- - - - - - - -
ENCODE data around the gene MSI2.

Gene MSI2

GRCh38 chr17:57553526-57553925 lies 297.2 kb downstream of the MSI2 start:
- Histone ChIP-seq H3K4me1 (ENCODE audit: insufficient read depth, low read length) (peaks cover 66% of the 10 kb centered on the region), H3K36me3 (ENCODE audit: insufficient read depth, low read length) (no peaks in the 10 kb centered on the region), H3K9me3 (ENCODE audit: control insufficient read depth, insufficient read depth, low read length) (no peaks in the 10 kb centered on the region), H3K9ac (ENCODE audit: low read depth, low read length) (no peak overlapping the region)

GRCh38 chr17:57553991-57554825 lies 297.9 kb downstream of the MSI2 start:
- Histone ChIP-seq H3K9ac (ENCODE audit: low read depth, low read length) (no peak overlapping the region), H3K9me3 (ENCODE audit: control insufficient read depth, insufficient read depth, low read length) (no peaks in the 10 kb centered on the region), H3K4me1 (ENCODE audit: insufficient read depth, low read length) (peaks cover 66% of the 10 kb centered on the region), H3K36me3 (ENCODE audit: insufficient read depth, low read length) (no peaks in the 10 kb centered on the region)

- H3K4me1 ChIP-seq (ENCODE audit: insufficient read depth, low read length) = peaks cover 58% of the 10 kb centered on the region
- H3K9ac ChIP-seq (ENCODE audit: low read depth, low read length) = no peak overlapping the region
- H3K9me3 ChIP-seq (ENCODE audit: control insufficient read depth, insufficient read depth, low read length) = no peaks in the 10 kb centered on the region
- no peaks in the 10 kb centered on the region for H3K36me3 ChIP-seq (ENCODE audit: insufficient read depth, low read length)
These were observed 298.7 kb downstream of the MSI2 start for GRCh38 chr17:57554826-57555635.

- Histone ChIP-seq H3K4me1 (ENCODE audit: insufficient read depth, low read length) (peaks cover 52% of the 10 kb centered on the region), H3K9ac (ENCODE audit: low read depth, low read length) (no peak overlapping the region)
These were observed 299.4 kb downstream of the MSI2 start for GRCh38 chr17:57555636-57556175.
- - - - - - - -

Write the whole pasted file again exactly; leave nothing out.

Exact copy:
ENCODE data around the gene MSI2.

Gene MSI2

GRCh38 chr17:57553526-57553925 lies 297.2 kb downstream of the MSI2 start:
- Histone ChIP-seq H3K4me1 (ENCODE audit: insufficient read depth, low read length) (peaks cover 66% of the 10 kb centered on the region), H3K36me3 (ENCODE audit: insufficient read depth, low read length) (no peaks in the 10 kb centered on the region), H3K9me3 (ENCODE audit: control insufficient read depth, insufficient read depth, low read length) (no peaks in the 10 kb centered on the region), H3K9ac (ENCODE audit: low read depth, low read length) (no peak overlapping the region)

GRCh38 chr17:57553991-57554825 lies 297.9 kb downstream of the MSI2 start:
- Histone ChIP-seq H3K9ac (ENCODE audit: low read depth, low read length) (no peak overlapping the region), H3K9me3 (ENCODE audit: control insufficient read depth, insufficient read depth, low read length) (no peaks in the 10 kb centered on the region), H3K4me1 (ENCODE audit: insufficient read depth, low read length) (peaks cover 66% of the 10 kb centered on the region), H3K36me3 (ENCODE audit: insufficient read depth, low read length) (no peaks in the 10 kb centered on the region)

- H3K4me1 ChIP-seq (ENCODE audit: insufficient read depth, low read length) = peaks cover 58% of the 10 kb centered on the region
- H3K9ac ChIP-seq (ENCODE audit: low read depth, low read length) = no peak overlapping the region
- H3K9me3 ChIP-seq (ENCODE audit: control insufficient read depth, insufficient read depth, low read length) = no peaks in the 10 kb centered on the region
- no peaks in the 10 kb centered on the region for H3K36me3 ChIP-seq (ENCODE audit: insufficient read depth, low read length)
These were observed 298.7 kb downstream of the MSI2 start for GRCh38 chr17:57554826-57555635.

- Histone ChIP-seq H3K4me1 (ENCODE audit: insufficient read depth, low read length) (peaks cover 52% of the 10 kb centered on the region), H3K9ac (ENCODE audit: low read depth, low read length) (no peak overlapping the region)
These were observed 299.4 kb downstream of the MSI2 start for GRCh38 chr17:57555636-57556175.